Scottish football champions Rangers set for administration
Club in talks over £49m tax bill amid fears other teams could face similar problems
THERE are fears that British football could be heading for financial meltdown after one of the biggest clubs in the country, Scottish champions Glasgow Rangers, applied to be placed into administration.
The move comes as the club, which has already had its bank accounts frozen, tries to negotiate a £49m bill from the taxman.
Owner Craig Whyte, who took over at Ibrox last summer, made the announcement on Monday afternoon. "If we hadn't done that then liquidation could have been a possibility," he said. "This secures the long-term future of the club."
The Daily Telegraph says that the club's financial problems have been building for a decade. The paper explains that Revenue & Customs has been examining the club's use of a complex tax avoidance device, EBTs (Employee Benefit Trusts), to pay staff. "Up to eight current or former Premier League clubs are facing a similar investigation into their use of EBTs, which were considered an efficient - and legal - means of reducing tax until relatively recently," the paper warns.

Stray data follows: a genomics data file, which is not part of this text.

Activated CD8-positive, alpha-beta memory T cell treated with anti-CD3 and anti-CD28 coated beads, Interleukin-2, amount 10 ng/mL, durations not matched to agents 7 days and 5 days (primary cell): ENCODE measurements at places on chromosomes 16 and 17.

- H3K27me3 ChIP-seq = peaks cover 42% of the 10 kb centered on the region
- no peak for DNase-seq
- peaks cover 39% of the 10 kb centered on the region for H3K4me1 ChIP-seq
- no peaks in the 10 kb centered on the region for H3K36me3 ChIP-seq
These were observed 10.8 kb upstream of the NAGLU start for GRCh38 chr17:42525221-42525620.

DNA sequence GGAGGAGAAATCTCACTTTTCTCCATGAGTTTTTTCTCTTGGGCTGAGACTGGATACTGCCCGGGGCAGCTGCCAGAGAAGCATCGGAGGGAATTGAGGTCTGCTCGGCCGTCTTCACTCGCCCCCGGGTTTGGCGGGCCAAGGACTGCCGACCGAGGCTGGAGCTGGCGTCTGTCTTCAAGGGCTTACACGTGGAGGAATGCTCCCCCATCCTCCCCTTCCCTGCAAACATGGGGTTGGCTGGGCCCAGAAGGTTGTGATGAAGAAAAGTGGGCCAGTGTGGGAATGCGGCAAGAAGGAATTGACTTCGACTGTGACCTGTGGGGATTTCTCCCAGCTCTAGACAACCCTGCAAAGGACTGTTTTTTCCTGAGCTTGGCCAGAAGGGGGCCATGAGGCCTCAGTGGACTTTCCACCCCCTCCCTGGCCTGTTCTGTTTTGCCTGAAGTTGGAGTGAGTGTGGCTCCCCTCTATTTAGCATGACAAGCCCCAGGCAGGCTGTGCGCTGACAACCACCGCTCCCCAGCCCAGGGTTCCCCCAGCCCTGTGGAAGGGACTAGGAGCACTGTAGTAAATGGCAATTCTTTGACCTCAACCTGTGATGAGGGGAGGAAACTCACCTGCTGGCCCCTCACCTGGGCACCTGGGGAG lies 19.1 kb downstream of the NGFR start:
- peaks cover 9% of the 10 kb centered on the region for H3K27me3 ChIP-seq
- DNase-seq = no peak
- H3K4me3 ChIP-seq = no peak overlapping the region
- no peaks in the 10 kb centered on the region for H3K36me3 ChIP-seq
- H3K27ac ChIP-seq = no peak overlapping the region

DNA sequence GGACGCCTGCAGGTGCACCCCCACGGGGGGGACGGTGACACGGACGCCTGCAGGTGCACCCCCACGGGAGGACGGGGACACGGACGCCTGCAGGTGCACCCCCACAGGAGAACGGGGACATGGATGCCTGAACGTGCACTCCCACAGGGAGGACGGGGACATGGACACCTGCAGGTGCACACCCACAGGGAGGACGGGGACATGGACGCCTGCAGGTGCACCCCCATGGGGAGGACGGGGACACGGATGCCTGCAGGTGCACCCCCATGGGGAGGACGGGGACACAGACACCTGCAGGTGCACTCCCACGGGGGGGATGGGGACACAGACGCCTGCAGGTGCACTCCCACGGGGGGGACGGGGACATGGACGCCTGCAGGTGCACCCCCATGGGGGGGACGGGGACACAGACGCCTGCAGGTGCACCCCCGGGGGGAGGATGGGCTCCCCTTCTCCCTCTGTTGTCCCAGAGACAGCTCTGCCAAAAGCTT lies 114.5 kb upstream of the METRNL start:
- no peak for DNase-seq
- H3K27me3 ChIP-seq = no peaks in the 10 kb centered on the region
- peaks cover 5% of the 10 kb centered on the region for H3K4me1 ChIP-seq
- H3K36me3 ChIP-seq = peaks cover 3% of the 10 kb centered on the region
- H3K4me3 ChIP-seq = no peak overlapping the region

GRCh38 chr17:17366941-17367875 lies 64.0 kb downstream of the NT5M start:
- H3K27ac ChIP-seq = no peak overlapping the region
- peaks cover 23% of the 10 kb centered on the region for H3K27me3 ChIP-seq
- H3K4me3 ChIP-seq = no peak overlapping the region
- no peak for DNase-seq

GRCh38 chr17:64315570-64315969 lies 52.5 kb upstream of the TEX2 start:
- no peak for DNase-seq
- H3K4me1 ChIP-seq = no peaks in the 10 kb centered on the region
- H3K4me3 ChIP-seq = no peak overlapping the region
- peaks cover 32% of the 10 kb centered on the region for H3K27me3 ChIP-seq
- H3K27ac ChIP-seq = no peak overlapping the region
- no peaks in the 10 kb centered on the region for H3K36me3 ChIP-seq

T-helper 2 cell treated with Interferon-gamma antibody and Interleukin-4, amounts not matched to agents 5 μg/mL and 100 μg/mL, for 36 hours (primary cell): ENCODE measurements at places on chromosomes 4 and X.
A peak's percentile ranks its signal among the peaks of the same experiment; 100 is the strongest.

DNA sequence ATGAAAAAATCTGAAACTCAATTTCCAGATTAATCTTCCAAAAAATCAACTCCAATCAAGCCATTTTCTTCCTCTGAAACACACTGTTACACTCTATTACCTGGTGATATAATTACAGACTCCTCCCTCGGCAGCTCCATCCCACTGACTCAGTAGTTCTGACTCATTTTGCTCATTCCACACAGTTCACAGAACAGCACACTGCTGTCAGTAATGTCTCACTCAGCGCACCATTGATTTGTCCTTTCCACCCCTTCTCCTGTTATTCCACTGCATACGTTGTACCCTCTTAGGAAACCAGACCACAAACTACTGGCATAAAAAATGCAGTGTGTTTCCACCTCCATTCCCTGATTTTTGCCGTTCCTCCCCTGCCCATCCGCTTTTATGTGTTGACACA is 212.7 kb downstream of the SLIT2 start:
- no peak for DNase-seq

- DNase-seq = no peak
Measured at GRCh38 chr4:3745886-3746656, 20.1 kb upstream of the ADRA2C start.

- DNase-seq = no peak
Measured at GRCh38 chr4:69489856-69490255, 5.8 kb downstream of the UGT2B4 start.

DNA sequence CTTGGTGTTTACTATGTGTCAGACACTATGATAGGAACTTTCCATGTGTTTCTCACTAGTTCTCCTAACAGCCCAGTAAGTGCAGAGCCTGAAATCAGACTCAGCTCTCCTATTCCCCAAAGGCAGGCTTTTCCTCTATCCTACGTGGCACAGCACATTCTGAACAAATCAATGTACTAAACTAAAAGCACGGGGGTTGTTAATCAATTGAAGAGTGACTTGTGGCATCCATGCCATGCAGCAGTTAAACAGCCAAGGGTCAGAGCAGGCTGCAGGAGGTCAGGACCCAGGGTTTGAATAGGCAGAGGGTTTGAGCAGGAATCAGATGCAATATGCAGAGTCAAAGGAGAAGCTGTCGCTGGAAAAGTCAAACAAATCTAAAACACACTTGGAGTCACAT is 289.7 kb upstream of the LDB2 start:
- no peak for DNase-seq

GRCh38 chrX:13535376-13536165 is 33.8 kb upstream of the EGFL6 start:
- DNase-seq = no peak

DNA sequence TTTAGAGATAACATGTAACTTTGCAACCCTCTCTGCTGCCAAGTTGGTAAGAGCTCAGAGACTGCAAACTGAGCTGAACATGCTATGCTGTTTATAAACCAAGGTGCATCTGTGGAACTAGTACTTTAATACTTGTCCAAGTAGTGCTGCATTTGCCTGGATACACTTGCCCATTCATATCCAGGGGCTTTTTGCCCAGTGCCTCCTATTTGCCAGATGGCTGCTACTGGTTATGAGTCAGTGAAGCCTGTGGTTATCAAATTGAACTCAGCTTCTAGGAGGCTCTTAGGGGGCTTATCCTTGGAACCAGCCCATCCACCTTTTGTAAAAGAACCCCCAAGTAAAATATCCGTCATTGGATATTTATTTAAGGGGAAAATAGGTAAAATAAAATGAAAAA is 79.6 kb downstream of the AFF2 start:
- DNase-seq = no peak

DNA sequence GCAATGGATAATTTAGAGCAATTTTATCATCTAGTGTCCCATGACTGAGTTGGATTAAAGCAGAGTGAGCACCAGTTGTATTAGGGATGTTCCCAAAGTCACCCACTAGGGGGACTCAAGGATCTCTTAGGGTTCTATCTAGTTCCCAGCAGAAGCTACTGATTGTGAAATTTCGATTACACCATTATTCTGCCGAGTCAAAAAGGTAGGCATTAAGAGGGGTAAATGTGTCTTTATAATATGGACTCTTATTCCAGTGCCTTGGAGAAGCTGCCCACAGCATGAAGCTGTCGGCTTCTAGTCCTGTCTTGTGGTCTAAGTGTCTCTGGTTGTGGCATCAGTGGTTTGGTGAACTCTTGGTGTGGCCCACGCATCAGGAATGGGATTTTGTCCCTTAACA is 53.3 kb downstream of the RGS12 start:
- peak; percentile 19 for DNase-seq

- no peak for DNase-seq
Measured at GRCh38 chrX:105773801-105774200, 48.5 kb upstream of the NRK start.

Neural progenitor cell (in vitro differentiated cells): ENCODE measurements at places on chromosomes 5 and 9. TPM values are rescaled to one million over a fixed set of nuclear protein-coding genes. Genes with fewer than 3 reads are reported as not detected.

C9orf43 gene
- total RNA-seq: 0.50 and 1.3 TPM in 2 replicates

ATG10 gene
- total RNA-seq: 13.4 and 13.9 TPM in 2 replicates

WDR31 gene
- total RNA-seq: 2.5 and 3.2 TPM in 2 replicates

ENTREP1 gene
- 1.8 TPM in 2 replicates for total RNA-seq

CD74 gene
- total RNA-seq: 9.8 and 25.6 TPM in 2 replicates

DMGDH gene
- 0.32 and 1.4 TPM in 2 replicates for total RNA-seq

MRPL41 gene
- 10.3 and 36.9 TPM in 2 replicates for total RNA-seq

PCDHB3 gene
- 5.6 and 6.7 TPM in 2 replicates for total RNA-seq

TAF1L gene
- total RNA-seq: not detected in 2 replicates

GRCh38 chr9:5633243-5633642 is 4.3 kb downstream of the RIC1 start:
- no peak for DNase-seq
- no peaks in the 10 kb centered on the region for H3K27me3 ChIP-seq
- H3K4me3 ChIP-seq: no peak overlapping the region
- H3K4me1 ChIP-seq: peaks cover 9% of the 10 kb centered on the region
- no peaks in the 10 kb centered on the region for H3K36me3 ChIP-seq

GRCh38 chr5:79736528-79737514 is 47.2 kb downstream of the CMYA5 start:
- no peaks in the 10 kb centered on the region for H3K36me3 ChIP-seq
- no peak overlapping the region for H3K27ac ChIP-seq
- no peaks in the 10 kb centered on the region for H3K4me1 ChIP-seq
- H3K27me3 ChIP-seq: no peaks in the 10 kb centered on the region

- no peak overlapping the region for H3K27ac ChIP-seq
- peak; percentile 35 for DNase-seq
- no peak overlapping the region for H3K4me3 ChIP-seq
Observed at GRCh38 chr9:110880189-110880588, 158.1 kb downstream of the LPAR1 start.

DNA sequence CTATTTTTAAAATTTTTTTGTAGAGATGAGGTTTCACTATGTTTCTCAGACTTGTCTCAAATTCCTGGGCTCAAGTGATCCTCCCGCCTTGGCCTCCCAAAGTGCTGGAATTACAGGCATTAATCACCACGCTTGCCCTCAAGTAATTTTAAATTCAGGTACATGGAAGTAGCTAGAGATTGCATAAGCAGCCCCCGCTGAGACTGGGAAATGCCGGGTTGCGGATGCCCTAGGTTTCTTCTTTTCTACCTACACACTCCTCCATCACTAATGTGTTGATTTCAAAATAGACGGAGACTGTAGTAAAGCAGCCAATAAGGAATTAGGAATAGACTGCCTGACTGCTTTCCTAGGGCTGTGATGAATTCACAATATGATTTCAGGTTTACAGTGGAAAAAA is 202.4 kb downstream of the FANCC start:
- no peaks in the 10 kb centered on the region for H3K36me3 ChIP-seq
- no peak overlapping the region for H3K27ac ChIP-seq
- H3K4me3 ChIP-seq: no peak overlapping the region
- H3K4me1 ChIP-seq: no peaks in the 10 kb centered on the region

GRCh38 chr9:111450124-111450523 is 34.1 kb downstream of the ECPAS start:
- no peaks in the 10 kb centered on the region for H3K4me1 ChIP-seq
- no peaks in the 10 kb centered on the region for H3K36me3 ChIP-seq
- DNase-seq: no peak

The Guardian says that if the club goes into administration its bank accounts, currently frozen, will be freed up and staff and bills can be paid for the first time since Christmas. However, administration leads to a 10-point deduction that would kill off the club's quest for a 55th Scottish title.
Rangers is "one of the game's great institutions and by far the biggest club to have their existence thus threatened in the modern era," says the Guardian.
"As well as the automatic points deduction, going into administration would see Rangers banned from European competition next season unless they reach an agreement with all creditors before the end of March," says the Daily Mail. "And, with Whyte admitting that a 'winding up order' from the tax man remains a possibility, Rangers could yet be forced to start all over again as a brand new company."